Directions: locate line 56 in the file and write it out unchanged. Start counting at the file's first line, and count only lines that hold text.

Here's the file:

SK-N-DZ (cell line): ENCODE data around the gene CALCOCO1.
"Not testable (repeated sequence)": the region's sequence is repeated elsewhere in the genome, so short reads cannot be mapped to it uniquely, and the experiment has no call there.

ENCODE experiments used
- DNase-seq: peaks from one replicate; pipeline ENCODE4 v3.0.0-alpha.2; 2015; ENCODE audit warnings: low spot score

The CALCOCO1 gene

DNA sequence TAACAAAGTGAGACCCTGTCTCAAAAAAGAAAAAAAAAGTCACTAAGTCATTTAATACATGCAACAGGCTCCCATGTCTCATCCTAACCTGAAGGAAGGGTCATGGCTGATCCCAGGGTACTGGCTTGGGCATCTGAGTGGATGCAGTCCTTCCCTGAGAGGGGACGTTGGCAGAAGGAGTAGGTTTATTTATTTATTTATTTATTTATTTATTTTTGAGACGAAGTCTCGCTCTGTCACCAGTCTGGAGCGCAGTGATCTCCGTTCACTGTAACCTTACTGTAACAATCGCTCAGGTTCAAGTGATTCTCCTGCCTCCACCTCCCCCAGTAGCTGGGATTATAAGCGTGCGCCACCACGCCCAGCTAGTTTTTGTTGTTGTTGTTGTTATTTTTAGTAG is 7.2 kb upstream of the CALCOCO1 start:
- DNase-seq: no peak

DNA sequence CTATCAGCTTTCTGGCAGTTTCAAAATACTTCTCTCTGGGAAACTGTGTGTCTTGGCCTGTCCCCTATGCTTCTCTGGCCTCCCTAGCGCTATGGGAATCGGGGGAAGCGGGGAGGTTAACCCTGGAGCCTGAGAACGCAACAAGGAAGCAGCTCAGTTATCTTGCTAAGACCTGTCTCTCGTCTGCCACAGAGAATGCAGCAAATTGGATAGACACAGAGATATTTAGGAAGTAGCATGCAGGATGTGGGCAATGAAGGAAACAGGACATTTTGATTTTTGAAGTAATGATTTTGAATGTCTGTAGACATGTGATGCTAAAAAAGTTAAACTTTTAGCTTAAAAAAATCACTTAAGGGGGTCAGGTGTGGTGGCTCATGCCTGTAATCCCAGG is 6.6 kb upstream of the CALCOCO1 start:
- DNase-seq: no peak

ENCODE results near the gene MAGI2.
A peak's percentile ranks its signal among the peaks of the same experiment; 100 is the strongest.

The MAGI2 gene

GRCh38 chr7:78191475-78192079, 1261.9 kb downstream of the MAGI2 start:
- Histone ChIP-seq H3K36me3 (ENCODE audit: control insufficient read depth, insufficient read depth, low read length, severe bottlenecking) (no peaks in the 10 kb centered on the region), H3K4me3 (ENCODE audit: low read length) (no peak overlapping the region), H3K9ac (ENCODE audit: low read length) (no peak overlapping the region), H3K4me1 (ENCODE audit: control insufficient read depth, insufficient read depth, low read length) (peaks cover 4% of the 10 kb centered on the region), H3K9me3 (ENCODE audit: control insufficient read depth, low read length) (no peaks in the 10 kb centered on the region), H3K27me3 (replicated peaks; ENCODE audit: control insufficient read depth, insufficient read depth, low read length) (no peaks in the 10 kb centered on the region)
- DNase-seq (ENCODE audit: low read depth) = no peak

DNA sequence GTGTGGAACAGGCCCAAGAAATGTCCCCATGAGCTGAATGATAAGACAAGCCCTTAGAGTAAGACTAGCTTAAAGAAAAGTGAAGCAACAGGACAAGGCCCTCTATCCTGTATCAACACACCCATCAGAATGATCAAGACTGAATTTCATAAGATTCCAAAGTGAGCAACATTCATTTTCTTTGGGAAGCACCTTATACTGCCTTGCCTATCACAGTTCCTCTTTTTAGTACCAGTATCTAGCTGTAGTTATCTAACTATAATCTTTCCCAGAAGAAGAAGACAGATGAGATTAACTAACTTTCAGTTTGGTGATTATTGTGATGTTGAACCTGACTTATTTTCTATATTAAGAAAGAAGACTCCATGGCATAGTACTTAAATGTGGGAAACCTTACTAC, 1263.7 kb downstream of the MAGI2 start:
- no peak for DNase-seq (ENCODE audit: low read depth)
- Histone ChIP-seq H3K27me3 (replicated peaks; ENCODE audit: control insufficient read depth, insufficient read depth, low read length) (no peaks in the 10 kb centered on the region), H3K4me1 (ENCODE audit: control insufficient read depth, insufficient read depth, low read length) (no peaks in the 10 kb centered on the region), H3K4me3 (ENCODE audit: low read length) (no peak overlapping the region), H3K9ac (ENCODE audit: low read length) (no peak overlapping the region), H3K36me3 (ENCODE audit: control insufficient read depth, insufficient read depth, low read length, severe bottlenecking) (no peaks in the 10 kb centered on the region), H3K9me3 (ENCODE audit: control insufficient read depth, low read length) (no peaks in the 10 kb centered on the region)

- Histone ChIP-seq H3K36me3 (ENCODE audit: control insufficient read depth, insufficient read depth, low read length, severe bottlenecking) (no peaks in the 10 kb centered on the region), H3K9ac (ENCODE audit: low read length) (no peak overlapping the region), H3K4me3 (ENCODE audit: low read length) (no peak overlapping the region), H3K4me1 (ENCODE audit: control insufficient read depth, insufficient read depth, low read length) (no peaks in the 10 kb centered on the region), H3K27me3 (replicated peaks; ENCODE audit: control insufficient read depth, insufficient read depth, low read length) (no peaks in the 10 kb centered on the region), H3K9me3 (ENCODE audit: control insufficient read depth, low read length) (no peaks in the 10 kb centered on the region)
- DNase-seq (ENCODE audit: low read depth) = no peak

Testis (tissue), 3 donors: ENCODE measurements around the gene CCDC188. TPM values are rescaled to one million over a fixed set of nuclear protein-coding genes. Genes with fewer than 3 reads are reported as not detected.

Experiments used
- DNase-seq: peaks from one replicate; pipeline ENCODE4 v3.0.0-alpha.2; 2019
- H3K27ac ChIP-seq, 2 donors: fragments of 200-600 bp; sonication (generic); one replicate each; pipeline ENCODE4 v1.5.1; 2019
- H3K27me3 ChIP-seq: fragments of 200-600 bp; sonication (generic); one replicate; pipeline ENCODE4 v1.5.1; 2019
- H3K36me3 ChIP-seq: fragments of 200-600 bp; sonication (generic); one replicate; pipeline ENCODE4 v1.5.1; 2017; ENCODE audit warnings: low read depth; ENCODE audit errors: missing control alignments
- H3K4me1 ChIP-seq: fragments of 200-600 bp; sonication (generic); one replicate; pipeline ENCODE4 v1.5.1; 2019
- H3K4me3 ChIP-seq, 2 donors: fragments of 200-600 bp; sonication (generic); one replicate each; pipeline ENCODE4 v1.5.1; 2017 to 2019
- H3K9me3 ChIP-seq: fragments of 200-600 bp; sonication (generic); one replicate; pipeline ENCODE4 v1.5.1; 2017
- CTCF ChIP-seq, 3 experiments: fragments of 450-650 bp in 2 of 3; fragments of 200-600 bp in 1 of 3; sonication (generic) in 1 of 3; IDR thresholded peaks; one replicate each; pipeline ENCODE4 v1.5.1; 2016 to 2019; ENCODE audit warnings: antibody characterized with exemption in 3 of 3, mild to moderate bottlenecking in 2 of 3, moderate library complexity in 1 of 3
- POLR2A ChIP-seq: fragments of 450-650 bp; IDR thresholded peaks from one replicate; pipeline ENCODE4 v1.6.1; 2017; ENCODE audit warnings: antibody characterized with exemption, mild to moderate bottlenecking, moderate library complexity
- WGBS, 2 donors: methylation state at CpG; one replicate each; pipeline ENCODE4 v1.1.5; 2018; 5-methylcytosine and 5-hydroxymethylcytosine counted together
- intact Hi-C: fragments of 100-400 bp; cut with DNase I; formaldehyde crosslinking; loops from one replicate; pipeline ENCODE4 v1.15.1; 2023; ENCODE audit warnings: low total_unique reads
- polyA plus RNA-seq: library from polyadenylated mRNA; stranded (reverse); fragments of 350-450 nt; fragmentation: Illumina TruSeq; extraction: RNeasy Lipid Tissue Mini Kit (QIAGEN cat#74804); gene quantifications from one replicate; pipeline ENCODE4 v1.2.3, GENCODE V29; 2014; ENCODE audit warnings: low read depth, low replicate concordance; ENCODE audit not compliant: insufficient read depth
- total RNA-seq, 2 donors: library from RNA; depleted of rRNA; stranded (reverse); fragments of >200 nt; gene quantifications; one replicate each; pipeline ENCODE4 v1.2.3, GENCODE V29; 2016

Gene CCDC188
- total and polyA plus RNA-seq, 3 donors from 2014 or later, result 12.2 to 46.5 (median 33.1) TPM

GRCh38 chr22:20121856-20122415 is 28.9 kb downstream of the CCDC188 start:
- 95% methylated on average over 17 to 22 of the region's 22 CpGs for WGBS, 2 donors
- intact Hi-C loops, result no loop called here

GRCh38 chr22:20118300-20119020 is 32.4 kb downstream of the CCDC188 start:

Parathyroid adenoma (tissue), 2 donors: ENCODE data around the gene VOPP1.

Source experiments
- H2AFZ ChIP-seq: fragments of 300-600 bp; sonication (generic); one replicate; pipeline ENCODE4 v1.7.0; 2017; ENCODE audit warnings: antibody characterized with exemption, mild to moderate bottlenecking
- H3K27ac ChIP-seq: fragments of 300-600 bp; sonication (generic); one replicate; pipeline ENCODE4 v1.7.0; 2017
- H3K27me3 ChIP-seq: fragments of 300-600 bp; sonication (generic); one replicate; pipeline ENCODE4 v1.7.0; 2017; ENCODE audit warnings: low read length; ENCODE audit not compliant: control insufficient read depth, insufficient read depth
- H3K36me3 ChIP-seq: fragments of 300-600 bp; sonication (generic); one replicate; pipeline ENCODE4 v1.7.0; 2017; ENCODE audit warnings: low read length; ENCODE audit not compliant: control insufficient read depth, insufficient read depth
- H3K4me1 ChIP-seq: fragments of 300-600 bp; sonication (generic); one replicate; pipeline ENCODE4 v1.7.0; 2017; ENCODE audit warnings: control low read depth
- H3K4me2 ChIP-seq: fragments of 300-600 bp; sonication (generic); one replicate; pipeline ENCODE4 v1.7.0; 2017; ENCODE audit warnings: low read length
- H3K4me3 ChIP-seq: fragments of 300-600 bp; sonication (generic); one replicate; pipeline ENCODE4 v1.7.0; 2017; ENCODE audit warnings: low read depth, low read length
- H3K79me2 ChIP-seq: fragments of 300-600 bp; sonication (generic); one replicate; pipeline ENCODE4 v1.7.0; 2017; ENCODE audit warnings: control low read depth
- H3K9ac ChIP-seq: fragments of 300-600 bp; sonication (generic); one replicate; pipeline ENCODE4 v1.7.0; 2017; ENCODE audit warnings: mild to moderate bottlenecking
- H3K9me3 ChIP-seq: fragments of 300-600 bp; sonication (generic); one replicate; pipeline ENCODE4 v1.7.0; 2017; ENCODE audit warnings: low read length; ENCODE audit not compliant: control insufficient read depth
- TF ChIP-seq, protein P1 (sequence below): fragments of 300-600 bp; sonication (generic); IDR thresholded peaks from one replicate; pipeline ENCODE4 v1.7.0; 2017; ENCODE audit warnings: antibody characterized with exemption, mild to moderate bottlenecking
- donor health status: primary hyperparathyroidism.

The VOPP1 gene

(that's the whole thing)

The VOPP1 gene